“Separate and unequal” school-funding discrimination? Not so fast!

“Separate and unequal” school-funding discrimination? Not so fast! February 15, 2017

Forrest Claypool, from https://vimeo.com/146044058

The Chicago Public Schools, and its CEO Forrest Claypool, in a long-running battle to get more pension bail-out money from the state, has now filed a lawsuit, alleging unequal state funding and claiming that this is racial discrimination because of the disproportionate number of students who are “of color” (that is, black or Hispanic) in Chicago public schools.  (See today’s Tribune.)

What’s going on here?  Illinois Policy rebuts the claim that CPS children are being treated unfairly.  In all of the school-funding allocations from the state, Chicago schools come out far, far ahead because the funding is weighted heavily to districts with high levels of poor, minority, special ed, and/or English-learning children.

What’s Claypool’s case, then?  He says that Chicago only gets 15% of state funds while it has 20% of students, because (though the Trib article doesn’t explicitly say this) he’s adding in the state contributions to the teachers’ pension plan for non-Chicago teachers.  Illinois Policy provides a chart which (though it only covers the years to 2014) reports that this total percentage has varied from year to year depending on the level of pension contributions.  in 2014, Chicago received 17.6% of funding, when considering pension contributions, but a decade ago, in 2006, (when presumably Illinois was taking another one of its repeated pension contribution holidays), Chicago received 24.0% of total funding; the number’s been steadily declining since then, so perhaps if the chart were extended two more years, this would match Claypool’s claim of 15%.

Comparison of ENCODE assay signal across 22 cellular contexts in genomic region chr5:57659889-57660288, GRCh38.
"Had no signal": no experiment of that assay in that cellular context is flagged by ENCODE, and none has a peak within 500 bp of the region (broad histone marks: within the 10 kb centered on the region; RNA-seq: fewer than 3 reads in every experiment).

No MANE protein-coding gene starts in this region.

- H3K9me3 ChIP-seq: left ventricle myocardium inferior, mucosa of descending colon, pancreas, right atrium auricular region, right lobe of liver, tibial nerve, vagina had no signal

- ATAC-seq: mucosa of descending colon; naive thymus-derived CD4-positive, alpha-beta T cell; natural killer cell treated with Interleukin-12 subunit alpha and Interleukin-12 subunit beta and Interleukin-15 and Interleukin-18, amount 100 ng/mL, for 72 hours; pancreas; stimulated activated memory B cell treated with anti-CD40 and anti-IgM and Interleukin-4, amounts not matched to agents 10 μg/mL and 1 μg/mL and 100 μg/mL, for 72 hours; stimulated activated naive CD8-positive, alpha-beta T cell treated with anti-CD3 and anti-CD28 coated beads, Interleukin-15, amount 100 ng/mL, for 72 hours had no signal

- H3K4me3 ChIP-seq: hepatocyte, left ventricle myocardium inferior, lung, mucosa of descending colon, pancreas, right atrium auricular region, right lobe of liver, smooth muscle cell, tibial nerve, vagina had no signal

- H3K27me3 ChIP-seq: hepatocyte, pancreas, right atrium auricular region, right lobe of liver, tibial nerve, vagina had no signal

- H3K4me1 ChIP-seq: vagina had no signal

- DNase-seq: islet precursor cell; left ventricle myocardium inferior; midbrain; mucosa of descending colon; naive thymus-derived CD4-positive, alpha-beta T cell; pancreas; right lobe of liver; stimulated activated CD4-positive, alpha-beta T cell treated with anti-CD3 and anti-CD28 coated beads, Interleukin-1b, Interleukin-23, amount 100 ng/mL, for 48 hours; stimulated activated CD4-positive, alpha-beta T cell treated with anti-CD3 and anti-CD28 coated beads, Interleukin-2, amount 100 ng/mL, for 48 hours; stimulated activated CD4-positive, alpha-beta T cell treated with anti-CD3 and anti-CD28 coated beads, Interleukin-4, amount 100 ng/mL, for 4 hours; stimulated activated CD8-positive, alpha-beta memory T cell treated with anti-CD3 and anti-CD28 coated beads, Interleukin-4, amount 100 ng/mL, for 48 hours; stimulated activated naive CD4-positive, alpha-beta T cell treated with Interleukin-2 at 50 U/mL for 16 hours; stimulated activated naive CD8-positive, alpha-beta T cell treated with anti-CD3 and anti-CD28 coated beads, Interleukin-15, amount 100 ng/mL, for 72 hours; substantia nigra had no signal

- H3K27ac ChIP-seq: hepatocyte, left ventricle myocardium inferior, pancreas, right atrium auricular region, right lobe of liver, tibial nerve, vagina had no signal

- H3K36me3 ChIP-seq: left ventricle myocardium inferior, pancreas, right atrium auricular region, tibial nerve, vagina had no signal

Does Claypool have a case?  Maybe.

The Chicago Teacher’s Pension Fund was established in 1895, by the state legislature, to be a self-governing, self-funding entity.  The Illinois Teacher’s Retirement System was first created in 1915, then re-established in 1939.  So far as I can tell, the local employer contributions have always been modest, and, according to the TRS itself,

From the beginning of TRS in 1939, teacher contributions were never intended to fund 100 percent of a member’s retirement annuity. As in all defined benefit retirement plans, the benefits have always been a shared responsibility of the members and the employers, which in the case of TRS are school districts and state government. TRS is responsible for investing these contributions and adding all investment returns to the trust fund to enhance its ability to pay member benefits. The state, by law, assumes the lion’s share of the employer’s cost because state government requires all active public school teachers outside of the city of Chicago to be TRS members. Also, all public school districts are creations of state government.

Which seems like a pretty lousy rationale to me, especially when it’s the local school districts that are setting teacher pay.

You want a fix for this disparity?  Well, aside from the need for the state pension system to be wholly reformed, seems to me that it should come in the form of local school districts being responsible for the cost of annual accruals, based on appropriate actuarial assumptions.  (It’s fine for the state to manage the whole system, to provide continuity for teachers moving from one school district to another.)  Or perhaps the Chicago teachers should begin to participate (again, for new accruals) in the statewide system.  But “fairness” doesn’t require that the State pick up the funding deficits that were due to irresponsibility by the city of Chicago in years past.

 

Image:  Forrest Claypool, from https://vimeo.com/146044058

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